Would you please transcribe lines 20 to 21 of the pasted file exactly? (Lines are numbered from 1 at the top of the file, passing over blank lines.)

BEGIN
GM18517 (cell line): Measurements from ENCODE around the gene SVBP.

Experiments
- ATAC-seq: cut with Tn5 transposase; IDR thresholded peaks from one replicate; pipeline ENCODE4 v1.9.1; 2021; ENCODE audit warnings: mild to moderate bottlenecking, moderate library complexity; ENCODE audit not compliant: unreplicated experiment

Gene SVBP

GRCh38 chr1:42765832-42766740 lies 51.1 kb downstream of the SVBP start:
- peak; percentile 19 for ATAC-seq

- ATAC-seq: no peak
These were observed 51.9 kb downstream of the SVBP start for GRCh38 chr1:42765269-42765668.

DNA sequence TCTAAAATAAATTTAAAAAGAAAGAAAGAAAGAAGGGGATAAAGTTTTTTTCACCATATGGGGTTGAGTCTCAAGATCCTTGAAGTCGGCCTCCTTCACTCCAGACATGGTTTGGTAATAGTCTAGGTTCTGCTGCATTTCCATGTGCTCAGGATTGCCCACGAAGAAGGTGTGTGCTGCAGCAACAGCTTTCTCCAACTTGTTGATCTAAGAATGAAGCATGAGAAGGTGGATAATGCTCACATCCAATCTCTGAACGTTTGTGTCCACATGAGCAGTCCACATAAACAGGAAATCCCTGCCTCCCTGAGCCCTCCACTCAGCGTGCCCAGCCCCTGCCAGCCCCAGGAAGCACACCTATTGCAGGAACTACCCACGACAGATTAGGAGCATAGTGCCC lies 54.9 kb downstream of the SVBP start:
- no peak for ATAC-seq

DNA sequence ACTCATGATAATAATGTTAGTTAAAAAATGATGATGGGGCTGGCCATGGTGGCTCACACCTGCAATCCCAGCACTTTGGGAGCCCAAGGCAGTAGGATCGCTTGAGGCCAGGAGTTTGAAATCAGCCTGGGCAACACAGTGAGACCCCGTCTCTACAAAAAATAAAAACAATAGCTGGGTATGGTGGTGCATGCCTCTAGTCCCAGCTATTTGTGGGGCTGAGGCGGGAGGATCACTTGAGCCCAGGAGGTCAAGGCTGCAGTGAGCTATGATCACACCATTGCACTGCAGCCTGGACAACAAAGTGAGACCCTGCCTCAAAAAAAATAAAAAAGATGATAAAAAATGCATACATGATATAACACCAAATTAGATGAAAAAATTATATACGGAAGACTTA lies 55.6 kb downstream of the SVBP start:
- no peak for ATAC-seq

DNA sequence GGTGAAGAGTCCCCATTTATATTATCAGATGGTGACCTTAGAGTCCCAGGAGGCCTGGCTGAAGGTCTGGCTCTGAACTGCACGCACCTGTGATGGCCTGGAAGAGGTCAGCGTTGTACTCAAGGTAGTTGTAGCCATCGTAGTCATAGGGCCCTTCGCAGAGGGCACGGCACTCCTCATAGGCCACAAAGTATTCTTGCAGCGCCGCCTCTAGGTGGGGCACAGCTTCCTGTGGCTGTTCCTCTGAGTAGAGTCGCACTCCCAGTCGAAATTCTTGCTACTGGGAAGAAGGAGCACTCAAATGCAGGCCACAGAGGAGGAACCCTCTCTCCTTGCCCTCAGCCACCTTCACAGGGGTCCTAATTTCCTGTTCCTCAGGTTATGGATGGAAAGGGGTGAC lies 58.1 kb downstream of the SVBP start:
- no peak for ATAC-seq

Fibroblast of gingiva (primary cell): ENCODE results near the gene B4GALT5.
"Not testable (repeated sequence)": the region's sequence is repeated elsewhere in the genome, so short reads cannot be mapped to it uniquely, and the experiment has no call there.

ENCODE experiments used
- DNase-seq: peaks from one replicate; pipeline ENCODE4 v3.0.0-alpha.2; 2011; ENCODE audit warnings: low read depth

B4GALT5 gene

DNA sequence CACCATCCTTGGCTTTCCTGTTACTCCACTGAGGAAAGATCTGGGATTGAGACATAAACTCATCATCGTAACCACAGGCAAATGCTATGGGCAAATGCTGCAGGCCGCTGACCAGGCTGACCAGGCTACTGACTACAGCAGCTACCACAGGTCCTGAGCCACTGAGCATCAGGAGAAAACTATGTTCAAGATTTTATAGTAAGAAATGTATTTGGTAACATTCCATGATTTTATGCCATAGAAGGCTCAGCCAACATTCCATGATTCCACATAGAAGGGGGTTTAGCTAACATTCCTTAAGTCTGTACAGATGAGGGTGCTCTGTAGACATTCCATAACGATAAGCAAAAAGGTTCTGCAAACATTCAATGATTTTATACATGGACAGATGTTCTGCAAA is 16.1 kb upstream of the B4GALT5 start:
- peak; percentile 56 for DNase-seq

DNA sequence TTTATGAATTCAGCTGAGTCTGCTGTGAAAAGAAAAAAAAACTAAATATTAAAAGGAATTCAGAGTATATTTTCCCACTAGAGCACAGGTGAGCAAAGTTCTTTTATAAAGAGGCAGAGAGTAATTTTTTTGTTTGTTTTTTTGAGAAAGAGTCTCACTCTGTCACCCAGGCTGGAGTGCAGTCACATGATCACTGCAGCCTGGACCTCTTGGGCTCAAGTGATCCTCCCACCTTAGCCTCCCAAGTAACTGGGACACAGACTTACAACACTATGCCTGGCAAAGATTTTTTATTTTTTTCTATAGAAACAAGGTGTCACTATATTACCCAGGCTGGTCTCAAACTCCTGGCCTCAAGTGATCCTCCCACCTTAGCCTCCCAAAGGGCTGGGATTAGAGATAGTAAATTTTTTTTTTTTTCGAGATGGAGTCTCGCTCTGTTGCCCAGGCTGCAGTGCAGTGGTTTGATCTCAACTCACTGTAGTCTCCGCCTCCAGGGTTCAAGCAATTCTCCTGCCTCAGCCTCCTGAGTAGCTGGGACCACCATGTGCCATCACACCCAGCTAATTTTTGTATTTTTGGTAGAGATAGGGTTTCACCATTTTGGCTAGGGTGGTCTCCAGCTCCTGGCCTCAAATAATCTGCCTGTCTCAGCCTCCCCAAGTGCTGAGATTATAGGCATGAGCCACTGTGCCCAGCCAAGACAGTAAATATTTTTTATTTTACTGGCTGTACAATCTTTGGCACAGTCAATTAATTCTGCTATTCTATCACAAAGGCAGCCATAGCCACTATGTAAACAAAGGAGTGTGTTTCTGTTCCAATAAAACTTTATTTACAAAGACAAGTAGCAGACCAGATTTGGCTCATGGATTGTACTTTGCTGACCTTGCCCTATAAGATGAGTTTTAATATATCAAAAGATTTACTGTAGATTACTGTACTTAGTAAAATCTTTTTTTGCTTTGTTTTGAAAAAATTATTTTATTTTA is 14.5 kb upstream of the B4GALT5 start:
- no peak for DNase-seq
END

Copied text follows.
DNA sequence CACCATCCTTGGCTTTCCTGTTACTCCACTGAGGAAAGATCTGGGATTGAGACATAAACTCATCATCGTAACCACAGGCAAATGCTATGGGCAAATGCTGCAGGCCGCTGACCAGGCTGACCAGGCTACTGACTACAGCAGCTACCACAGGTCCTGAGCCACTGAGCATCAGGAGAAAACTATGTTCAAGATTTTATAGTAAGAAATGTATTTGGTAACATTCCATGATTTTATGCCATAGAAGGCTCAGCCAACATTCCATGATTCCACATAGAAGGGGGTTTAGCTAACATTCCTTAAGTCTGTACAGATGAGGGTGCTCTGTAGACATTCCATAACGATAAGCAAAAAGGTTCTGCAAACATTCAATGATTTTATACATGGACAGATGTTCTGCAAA is 16.1 kb upstream of the B4GALT5 start:
- peak; percentile 56 for DNase-seq